Their love of cooking convinced them to attend the Niagara College culinary program together, likely one of the best decisions they’ve ever made, she says. “Niagara College is a very one-on-one experience. You know your professor, you work with local venders and go to markets, you learn about wine and beer and work with very seasoned producers.”
Watt got to know Josh during those years, when the Niagara College student worked at Zest, Watt’s restaurant in Fonthill at that time. He found Josh to be a dedicated, hard-working young man with a strong work ethic, and passionate about cooking — one of the most motivated people he’s ever met in the kitchen.
“I really admired him, and we became friends,” he says of Josh. “I’ve kept tabs on him, and he’s done well.” Erica, he adds, “is a tour de force. I admire them both.”
It’s good to see her doing so well in an industry that has traditionally been male-dominated, although that is changing, he says.
Josh came to think of his employer as a mentor, the best he could have had, and Erica got to know Watt as Josh’s boss, although they became friends and peers in later years.
They graduated in 2011, and were married five years ago, after a time spent working in Vancouver. They returned to Toronto to be married, each taking executive chef positions in separate restaurants.
After their graduation from Niagara College, Josh was working in a kitchen when he had a devastating injury while cleaning an ice cream machine.
It’s a machine that has a guard on it that has to be removed to properly clean it, explains Watt, who has another friend, Brian Morin, a chef who lost the tops of the same two fingers that Josh did, cleaning the same machine. “Josh didn’t think he would be able to continue doing what he really wanted to do,” says Watt, who connected him with Morin “to show him what can be done.”
Watt says he was proud of Josh before the accident, but was even more proud to see how he fought back.
“You work with your hands all the time, gripping a knife, mixing ingredients, everything you do, you do with your hands.” Josh proved his strength, and has demonstrated “if you really want to do something, you can do it.”
Josh says after the accident, “I thought about not working in a kitchen again, for about a week. Then I realized I couldn’t see myself doing anything else.”
Learning how to use his hands differently was a struggle at first, but he has adapted to the point where it’s become second nature now. “My knife skills are the same as before, if not better,” he says.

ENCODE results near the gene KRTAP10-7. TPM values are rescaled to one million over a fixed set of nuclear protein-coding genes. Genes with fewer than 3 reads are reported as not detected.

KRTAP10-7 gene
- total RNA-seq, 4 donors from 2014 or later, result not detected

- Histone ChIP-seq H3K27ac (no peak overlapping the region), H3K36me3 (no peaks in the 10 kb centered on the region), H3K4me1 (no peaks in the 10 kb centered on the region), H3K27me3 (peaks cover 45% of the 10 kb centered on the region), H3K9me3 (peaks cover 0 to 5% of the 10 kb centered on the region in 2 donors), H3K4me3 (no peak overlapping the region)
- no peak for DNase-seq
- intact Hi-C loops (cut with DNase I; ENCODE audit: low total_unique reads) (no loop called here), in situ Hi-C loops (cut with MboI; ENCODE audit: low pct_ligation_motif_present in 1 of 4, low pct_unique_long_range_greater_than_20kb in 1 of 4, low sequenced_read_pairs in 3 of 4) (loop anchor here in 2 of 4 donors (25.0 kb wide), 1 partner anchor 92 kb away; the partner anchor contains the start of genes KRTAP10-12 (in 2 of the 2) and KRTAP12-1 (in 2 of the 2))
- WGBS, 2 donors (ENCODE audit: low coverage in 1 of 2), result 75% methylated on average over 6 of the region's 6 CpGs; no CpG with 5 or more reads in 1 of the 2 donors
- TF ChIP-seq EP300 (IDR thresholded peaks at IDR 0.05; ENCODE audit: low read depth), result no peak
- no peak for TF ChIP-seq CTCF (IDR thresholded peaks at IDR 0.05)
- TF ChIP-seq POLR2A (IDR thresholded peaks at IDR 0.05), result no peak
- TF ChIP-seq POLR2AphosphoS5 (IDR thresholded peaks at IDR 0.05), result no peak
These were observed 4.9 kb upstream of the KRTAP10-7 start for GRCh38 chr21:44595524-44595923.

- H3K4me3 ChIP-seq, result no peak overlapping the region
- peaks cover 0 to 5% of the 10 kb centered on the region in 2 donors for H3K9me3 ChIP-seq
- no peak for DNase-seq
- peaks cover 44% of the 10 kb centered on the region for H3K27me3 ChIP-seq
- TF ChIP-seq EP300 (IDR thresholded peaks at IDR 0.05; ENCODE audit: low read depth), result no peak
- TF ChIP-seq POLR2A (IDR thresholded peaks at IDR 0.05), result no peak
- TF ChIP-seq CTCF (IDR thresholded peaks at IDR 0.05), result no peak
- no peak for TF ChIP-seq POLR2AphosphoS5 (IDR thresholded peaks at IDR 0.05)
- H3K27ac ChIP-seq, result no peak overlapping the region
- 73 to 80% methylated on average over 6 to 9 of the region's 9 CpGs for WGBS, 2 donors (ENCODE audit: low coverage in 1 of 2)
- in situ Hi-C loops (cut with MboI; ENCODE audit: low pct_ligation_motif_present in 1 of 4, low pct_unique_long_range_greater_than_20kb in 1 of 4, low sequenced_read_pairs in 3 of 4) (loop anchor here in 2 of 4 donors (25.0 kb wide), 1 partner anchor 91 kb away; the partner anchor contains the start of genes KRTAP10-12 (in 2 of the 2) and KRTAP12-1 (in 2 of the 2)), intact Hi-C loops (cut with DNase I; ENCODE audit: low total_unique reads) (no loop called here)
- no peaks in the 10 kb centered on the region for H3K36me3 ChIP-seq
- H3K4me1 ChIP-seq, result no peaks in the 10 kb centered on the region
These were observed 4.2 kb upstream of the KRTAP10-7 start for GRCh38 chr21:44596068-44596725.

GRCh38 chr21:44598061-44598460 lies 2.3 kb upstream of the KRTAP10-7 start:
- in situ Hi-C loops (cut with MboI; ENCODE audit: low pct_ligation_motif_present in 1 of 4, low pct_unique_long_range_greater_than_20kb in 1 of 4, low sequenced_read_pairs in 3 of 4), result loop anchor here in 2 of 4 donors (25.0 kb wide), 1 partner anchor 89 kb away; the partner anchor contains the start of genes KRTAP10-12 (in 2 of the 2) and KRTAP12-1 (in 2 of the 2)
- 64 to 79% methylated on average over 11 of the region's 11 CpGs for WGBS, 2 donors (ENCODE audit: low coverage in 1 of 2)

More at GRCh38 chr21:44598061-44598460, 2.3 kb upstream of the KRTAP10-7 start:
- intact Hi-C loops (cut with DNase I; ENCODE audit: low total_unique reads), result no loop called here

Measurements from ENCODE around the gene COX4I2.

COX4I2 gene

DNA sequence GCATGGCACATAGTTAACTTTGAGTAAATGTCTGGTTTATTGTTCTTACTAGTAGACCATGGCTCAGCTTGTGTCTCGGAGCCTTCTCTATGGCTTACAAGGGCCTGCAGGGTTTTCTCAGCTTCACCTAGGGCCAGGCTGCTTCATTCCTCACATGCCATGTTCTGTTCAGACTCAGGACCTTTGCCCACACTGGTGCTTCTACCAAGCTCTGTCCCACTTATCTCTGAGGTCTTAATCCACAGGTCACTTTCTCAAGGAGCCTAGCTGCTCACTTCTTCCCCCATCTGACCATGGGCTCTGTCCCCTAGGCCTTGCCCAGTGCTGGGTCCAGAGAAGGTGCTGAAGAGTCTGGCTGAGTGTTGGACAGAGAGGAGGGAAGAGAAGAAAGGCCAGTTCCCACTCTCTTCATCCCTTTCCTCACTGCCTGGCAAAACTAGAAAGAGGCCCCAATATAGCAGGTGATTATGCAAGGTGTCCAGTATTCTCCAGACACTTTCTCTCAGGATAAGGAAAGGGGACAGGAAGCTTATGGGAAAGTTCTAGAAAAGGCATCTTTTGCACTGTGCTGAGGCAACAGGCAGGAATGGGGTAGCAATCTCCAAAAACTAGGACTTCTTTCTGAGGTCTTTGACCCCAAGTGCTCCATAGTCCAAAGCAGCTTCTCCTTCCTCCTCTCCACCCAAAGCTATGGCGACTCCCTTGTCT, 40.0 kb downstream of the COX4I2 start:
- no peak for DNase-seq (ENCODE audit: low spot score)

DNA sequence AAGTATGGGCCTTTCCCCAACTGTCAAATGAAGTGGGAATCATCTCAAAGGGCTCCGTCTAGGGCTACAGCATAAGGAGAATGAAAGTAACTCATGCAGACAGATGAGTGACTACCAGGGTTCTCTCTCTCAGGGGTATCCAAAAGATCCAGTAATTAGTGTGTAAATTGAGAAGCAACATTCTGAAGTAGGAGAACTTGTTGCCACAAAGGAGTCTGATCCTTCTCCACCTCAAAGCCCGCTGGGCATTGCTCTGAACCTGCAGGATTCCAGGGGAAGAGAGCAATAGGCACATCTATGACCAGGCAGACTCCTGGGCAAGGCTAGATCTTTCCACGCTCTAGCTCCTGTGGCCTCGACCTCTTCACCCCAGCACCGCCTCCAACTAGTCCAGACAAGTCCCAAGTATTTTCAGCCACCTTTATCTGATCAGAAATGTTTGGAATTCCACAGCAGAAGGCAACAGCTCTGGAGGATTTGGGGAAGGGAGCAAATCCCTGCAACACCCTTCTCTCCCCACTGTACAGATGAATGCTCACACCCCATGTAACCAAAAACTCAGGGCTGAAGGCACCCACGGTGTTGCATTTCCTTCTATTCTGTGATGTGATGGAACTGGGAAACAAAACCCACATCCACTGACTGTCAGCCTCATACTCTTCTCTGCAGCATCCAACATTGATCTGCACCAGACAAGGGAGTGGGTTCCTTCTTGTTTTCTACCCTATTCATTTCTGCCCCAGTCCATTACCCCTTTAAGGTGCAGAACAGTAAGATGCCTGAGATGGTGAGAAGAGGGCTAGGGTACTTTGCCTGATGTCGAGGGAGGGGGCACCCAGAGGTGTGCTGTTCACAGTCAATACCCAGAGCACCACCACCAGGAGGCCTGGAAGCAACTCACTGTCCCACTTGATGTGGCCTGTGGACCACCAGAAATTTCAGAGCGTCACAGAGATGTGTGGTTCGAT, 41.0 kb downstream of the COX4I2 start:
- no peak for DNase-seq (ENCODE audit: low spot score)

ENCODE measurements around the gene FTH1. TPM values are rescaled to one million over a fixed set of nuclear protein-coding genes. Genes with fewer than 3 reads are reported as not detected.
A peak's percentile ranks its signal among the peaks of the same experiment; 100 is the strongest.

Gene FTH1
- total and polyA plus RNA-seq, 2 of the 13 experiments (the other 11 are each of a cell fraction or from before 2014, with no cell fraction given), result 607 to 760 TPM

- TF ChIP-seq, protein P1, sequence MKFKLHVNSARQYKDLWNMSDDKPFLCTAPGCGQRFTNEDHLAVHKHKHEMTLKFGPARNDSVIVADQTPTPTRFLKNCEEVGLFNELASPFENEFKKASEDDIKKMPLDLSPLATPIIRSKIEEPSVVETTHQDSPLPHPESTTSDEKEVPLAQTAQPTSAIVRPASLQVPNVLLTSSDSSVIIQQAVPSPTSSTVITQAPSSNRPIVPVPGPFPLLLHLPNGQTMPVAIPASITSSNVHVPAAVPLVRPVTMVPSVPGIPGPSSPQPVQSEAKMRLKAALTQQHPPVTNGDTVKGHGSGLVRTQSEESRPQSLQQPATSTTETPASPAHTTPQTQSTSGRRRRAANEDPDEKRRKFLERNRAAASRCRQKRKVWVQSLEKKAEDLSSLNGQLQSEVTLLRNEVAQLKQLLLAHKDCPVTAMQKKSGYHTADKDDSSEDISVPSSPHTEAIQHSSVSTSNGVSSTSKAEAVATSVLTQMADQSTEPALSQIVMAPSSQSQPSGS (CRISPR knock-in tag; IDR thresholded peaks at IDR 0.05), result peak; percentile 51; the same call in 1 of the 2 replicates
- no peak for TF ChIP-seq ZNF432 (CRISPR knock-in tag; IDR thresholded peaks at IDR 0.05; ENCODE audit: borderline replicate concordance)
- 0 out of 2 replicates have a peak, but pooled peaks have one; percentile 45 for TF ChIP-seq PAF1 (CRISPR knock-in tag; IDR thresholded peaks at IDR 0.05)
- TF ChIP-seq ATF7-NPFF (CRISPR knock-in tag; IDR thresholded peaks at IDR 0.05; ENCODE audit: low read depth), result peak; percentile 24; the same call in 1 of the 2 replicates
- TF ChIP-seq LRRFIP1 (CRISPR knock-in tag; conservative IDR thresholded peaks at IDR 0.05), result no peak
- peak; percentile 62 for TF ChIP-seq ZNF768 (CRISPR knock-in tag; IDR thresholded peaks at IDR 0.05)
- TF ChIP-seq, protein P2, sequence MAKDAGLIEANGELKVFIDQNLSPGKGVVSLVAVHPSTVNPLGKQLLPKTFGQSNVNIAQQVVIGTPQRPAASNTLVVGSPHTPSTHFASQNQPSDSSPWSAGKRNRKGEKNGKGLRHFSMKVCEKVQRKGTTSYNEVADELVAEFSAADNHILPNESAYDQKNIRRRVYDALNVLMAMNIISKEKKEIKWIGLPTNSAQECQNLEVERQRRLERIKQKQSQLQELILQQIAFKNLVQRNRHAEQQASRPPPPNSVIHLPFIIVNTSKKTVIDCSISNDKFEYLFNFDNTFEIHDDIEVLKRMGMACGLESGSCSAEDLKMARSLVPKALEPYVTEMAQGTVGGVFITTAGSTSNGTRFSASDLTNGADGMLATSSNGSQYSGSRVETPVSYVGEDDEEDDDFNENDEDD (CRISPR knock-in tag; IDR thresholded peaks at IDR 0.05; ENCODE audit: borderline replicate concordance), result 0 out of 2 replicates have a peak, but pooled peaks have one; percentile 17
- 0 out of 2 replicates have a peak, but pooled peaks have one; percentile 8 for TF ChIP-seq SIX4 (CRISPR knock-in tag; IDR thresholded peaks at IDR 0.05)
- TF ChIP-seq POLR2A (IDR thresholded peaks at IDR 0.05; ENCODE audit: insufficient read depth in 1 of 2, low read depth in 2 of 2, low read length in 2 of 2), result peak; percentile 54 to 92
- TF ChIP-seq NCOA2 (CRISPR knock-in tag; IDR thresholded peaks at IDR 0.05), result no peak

He credits Watt as his mentor for letting him learn his skills in his early years at Zest.
“A lot of chefs have an ego, and don’t let you develop your creativity. He would send me to the market, let me choose some ingredients, and create a special. That’s very rare. At a lot of restaurants you’re expected to do the job the chef tells you to do, and nothing more.”
During the pandemic, Watt has taken on his own project, one that to some extent involves the Karbelniks, and gave them a chance to work together again.
While it’s not yet completed, Watt is working on a cookbook that includes recipes from local chefs, most paired with local wine or beer. “I started it in the middle of COVID, on the days the restaurant was closed. I needed something to do,” he says.
Chefs were asked to share recipes that could be completed by at-home chefs.
And being chefs, most of whom are “very philanthropic,” he says, they have shared about 40 recipes, which he is in the process of testing.
One of his own contributions is his mother’s 100-year-old Christmas cake, a recipe that came from his grandfather, and is a tradition in their family.
Erica and Josh have chosen to share a bourbon and peach pavlova because of their love of Niagara peaches, she says.
It isn’t intended as a coffee-table book, but rather one with “recipes that will connect home-chefs with their loved ones,” says Watt. His friend and professional photographer Mike McColl, skilled at food photos, is providing the pictures for the cookbook.
Proceeds once it is printed and available to purchase will go to local mental health initiatives.